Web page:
Meet our new cousin: Homo naledi

Something very exciting happened this year. We heard the announcement of a new species – quite ancient but closely related to our very own species: the Homo naledi.

In October 2013, two recreational covers (Rick Hunter and Steven Tucher) happened upon some fossil bones within a cave, known as the Dinaledi chamber, located within the Gauteng province of South Africa.

Having heard about scientists in nearby areas searching for fossils, they took some photos and shared them with geologists and a palaeontologist named Lee Berger. This led to the development of the Rising Star Expedition, an international team of 47 individuals led by Lee Berger. In November 2013, the National Geographic Society along with The University of Witwatersrand funded excavation of the cave to examine and analyse the fossils found upon the bed surface of the cave. A second excavation soon followed in March 2014, lasting 4 weeks. What they discovered was astonishing. Overall, approximately 1550 fossil bones were unearthed, nearly completing skeletons of at least 15 individuals. They proposed the bones were of a new species – the Homo naledi.

Now, you may think that being part of the genus Homo, that must make this new species a past, extinct relation of ourselves. Well, this may be true.

Many of the features of the fossil bones are very similar to our bones. For example, they are thought to have had a similar body mass and stature of a shorter human, weighing around 4kg and standing (yes, standing) at 5ft tall. Analysis of the legs, feet and ankles has led to the belief that the Homo naledi were able to walk on two rear limbs, dissimilar to related sub-tribes of the Homininae, such as the Panina – otherwise known as chimpanzees. The skeletal structure, the volume of the base of the skull and the skull shape are similar to that of the early Homo sapien, just of a smaller size. Strikingly, the structure and formation of the eye sockets resemble those of early humans also. Furthermore, some of the hand bones, including the thumb, wrist and palm, are similar to our early ancestors, the Neanderthals, and ours. This gives a sense that they could hold and grasp objects, or even tools, for their own benefit. Nature published a paper describing these similarities. Their teeth are also small, suggesting that their diet did not involve eating food that required heavy chewing, differing from many other primates such as monkeys.

Homo naledi hands_976

Credit: Peter Schmid, SPL and BBC.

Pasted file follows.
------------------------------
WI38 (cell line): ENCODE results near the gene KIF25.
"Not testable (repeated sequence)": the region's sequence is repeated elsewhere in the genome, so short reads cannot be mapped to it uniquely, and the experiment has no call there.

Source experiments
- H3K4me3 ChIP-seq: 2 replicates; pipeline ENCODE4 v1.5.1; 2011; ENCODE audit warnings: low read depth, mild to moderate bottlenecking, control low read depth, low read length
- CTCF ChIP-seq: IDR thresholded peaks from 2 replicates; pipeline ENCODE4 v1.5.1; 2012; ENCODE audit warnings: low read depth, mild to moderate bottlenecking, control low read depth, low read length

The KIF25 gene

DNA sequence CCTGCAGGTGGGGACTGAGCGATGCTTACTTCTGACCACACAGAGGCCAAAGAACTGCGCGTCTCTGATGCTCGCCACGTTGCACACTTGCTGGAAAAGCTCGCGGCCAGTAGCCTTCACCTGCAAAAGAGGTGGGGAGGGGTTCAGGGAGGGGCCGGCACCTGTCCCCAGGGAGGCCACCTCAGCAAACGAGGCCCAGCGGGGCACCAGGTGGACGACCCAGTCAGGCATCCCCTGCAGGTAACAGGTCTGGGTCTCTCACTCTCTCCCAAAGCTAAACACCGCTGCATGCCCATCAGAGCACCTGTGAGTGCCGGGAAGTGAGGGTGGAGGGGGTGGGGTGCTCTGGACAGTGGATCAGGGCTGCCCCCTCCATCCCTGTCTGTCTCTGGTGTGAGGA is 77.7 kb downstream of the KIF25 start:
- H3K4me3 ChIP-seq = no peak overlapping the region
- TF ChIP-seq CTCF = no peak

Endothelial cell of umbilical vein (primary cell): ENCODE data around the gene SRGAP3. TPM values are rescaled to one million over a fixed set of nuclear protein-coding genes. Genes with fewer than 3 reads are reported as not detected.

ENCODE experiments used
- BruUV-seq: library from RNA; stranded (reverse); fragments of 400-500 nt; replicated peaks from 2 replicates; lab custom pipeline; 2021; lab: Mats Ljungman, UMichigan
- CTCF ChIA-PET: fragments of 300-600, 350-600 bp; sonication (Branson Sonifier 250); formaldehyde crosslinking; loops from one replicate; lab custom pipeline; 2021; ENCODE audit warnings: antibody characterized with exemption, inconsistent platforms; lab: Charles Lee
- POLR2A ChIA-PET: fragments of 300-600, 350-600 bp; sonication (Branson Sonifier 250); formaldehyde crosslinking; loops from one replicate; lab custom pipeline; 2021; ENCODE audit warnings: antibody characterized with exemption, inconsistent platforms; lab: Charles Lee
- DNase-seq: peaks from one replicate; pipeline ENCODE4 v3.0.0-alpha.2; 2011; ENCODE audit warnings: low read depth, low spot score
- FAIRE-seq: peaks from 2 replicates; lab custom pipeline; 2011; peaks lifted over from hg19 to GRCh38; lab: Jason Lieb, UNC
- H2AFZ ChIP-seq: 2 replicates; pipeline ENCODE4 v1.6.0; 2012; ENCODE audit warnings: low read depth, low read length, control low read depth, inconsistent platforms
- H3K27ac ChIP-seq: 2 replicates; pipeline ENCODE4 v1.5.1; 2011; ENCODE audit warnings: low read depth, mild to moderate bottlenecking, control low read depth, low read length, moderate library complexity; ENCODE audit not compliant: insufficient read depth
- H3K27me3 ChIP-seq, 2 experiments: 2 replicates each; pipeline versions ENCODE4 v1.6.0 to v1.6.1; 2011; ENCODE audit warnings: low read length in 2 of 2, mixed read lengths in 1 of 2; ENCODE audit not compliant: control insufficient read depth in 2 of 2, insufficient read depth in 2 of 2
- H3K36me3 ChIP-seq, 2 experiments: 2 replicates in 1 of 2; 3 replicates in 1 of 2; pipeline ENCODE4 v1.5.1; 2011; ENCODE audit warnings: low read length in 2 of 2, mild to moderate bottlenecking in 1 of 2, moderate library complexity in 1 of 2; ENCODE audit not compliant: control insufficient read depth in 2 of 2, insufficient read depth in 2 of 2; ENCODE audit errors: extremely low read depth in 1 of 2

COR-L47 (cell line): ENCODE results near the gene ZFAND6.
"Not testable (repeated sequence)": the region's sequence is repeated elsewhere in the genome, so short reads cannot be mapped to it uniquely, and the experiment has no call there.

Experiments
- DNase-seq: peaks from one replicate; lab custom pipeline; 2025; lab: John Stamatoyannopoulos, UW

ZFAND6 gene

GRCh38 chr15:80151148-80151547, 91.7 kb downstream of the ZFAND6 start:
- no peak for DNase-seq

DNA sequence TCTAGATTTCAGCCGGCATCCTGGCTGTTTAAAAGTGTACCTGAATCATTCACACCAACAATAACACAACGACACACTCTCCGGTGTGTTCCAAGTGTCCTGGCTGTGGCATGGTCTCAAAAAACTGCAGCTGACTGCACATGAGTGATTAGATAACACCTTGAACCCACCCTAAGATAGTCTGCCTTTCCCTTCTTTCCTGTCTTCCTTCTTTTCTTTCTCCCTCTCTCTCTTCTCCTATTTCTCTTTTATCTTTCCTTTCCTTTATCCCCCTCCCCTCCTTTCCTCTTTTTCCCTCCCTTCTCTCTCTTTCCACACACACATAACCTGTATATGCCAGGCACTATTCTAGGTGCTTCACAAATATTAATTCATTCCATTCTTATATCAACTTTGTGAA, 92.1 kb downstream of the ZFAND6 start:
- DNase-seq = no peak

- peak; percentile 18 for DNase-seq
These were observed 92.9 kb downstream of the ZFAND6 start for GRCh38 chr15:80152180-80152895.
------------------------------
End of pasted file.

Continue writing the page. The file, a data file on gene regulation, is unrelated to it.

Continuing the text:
Credit: Peter Schmid, Thinkstock and BBC.

Credit: Peter Schmid, Thinkstock and BBC.

However, the Homo naledi has some features similar to that of another extinct sub-tribe of the Homininae, the Australopithecina. Their finger bones were long and slightly curved, suggesting they were adapted to climbing, swinging and suspending from trees. This may have been an important feature of their lives. Their torso and upper body reflected that of a more primitive being, with some suggesting it might have been quite ‘ape-like’. Nevertheless, the similarities of the Homo naledi to the Homo sapien outweigh similarities to the Australopithecina, suggesting that their origin did began in the Homo genus. However, the similarities to the Australopithecina cannot be ignored. Therefore, it is possible that they may have been a hybrid, with different species of Homo naledi evolving across different parts of South Africa, possibly leading to our own evolution. But this is a question that may never be answered, and certainly requires more analysis…

The evolutionary tree of the Homininae. Credit: Wikipedia.

The evolutionary tree of the Homininae. Credit: Wikipedia.

The specie name for Homo naledi is in reference to the Dinaledi chamber in which they were discovered. The Dinaledi chamber translates to the ‘chamber of stars’, and in the Sotho language of South Africa, ‘naledi’ means star. Quite adept don’t you think?

Although this is a fascinating and capturing discovery that may lead to a deeper understanding of our origins, some have a theory that the bones were positioned and purposely placed in the cave, and that they may not be real at all. What do you think about this theory? If you would like to comment, please do so below.

A breath-taking reconstruction of the Homo naledi. Credit: Mark Theissen, National Geographic.

A breath-taking reconstruction of the Homo naledi. Credit: Mark Theissen, National Geographic.

Devon Smith                                                                                                                           The University of Sheffield                                                                                         @DevonCaira

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